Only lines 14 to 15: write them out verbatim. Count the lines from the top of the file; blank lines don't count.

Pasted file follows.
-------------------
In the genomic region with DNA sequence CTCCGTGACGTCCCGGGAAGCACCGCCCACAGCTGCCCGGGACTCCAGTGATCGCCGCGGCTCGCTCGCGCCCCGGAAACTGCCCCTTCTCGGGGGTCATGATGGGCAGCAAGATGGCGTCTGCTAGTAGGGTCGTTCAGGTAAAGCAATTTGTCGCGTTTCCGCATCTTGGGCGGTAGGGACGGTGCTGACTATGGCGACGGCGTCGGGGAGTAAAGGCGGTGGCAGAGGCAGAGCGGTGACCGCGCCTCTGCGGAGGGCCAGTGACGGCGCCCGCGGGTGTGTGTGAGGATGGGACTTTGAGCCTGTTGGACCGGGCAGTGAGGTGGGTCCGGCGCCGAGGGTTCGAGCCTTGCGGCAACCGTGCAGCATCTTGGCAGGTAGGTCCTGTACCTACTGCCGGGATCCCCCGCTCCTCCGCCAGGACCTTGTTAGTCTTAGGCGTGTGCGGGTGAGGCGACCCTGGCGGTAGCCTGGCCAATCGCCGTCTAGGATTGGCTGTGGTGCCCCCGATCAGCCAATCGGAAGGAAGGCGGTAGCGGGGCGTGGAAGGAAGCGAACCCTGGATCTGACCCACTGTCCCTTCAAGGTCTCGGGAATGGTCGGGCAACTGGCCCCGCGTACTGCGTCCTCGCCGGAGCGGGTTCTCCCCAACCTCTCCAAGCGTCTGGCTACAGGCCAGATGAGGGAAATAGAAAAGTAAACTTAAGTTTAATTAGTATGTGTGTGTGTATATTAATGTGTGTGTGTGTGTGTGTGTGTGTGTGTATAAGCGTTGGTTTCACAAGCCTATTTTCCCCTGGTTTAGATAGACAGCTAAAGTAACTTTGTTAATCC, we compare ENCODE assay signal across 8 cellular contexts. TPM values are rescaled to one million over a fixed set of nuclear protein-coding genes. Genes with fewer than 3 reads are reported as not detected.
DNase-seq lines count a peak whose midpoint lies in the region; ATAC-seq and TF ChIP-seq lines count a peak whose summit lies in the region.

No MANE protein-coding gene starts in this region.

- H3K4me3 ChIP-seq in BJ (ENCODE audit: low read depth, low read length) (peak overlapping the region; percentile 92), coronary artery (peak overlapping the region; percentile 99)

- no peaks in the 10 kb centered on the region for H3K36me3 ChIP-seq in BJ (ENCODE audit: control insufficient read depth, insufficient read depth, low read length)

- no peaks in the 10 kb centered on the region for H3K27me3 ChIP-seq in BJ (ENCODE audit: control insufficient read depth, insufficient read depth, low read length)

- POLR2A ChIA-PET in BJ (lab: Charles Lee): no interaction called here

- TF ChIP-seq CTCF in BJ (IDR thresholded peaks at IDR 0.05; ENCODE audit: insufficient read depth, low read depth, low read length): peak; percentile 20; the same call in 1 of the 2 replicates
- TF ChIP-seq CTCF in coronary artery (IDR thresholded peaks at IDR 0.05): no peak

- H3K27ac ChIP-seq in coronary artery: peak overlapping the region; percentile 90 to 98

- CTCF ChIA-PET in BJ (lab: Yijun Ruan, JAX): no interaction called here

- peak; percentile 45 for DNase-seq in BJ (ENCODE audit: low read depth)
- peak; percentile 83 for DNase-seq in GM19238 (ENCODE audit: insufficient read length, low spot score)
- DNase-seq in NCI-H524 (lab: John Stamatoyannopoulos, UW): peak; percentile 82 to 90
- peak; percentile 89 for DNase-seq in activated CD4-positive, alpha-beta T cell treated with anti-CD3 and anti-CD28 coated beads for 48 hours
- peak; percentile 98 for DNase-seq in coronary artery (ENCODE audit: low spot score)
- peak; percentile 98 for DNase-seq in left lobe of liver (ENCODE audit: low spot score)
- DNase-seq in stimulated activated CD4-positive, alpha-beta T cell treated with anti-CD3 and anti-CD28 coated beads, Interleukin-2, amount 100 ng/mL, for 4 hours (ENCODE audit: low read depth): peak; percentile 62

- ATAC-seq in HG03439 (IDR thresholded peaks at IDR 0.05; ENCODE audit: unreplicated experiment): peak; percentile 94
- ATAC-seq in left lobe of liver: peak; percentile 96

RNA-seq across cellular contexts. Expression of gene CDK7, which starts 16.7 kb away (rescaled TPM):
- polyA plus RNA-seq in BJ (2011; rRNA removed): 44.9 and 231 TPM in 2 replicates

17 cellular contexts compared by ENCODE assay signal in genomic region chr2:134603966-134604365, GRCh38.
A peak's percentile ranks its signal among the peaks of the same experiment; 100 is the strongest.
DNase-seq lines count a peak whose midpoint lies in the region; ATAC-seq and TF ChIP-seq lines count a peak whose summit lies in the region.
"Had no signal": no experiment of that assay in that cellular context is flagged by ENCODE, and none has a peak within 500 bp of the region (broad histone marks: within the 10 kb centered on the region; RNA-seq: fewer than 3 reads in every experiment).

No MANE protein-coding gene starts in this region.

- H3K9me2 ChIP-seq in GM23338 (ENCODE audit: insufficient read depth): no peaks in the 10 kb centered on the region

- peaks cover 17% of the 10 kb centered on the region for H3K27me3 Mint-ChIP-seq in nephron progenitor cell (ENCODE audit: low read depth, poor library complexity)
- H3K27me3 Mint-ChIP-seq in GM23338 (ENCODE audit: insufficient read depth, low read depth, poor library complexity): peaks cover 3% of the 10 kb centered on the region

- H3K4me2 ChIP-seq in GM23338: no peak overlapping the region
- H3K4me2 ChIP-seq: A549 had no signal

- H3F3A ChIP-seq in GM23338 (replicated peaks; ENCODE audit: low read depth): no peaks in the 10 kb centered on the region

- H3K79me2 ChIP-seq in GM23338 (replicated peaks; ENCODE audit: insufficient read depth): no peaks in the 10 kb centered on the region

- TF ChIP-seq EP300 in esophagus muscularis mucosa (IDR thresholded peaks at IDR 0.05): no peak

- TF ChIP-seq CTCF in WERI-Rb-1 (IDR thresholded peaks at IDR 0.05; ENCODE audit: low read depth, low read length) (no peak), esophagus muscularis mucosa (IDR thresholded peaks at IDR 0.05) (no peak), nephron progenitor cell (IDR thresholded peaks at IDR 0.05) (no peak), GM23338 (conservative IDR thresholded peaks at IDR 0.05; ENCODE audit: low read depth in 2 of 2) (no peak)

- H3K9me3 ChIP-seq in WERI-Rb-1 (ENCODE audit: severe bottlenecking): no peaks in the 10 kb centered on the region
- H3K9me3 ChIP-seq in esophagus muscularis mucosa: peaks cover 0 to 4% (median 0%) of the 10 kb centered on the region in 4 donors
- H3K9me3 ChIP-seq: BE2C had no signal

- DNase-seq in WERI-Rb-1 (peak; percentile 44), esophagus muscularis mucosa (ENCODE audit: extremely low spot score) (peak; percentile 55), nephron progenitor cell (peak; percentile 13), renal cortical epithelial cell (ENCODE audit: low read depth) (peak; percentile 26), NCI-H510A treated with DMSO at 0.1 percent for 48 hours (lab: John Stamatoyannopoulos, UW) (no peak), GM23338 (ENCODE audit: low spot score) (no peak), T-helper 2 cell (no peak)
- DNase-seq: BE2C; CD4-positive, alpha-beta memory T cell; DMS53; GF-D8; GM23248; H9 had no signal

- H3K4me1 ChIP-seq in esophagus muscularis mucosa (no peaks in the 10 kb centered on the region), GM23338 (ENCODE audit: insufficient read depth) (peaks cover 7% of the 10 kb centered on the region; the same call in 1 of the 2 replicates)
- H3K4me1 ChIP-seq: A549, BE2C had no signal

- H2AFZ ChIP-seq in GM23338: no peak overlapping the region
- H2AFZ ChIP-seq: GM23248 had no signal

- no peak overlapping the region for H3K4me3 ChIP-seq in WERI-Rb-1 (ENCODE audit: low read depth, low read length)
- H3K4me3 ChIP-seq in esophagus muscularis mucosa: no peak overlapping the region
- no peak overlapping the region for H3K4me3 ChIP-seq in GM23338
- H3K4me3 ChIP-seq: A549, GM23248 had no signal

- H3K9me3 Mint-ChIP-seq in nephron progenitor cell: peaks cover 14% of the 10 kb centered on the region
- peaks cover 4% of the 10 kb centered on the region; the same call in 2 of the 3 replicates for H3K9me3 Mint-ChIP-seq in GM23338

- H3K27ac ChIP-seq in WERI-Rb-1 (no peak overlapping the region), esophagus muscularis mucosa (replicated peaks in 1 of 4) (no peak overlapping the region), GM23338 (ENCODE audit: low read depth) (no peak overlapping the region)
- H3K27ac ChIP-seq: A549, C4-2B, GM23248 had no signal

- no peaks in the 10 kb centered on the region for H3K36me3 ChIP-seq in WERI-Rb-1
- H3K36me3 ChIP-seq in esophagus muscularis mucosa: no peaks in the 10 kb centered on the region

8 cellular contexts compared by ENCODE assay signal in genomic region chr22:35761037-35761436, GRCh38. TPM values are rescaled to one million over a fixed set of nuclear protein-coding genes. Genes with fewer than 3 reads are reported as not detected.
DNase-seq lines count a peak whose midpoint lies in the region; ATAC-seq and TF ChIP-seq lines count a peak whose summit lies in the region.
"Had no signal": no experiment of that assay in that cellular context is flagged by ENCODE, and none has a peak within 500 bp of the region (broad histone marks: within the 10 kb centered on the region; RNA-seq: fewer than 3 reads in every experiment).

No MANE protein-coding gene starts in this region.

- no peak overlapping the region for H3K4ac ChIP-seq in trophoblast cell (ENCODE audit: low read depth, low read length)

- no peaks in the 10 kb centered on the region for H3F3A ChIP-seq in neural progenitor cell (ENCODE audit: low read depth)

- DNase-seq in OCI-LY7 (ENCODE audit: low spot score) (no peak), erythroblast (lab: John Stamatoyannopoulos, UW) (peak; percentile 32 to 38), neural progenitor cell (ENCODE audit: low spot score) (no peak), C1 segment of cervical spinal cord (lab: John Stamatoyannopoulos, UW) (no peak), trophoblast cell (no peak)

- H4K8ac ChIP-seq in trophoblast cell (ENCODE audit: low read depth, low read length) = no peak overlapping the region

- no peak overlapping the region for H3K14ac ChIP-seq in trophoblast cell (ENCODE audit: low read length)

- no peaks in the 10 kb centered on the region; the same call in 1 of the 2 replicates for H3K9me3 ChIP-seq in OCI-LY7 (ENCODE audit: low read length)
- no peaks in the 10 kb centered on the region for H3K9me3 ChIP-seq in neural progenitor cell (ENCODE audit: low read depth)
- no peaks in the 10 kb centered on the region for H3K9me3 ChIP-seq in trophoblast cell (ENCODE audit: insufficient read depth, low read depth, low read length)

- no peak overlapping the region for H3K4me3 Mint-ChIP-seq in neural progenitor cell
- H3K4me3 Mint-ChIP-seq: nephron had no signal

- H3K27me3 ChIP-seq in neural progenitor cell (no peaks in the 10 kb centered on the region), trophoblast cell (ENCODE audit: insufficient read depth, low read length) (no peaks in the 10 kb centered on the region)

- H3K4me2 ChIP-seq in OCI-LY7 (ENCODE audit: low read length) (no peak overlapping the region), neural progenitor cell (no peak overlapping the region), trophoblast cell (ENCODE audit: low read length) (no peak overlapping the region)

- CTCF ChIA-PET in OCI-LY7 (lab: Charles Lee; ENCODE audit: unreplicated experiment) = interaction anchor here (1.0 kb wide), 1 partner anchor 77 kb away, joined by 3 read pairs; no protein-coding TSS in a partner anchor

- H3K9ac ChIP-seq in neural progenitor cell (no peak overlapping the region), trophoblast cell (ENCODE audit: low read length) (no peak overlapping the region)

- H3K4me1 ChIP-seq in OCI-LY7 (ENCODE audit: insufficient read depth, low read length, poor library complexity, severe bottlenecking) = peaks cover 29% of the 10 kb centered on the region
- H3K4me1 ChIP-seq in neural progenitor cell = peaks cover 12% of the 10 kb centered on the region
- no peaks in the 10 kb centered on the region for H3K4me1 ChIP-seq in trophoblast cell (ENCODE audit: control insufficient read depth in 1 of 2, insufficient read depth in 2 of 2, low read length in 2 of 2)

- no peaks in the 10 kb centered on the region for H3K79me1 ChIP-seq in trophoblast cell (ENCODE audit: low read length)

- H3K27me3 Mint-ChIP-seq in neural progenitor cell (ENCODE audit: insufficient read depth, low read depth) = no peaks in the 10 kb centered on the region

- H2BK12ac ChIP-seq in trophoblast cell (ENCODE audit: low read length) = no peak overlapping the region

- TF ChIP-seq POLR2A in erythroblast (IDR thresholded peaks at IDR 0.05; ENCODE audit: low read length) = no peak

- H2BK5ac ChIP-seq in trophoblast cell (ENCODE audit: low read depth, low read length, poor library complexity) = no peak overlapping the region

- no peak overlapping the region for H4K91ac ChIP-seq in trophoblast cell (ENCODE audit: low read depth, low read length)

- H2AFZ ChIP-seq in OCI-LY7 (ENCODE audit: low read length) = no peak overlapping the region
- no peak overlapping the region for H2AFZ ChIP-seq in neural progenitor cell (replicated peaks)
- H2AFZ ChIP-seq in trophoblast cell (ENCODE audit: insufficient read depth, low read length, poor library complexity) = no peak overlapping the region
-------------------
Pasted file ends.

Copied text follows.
- DNase-seq in NCI-H524 (lab: John Stamatoyannopoulos, UW): peak; percentile 82 to 90
- peak; percentile 89 for DNase-seq in activated CD4-positive, alpha-beta T cell treated with anti-CD3 and anti-CD28 coated beads for 48 hours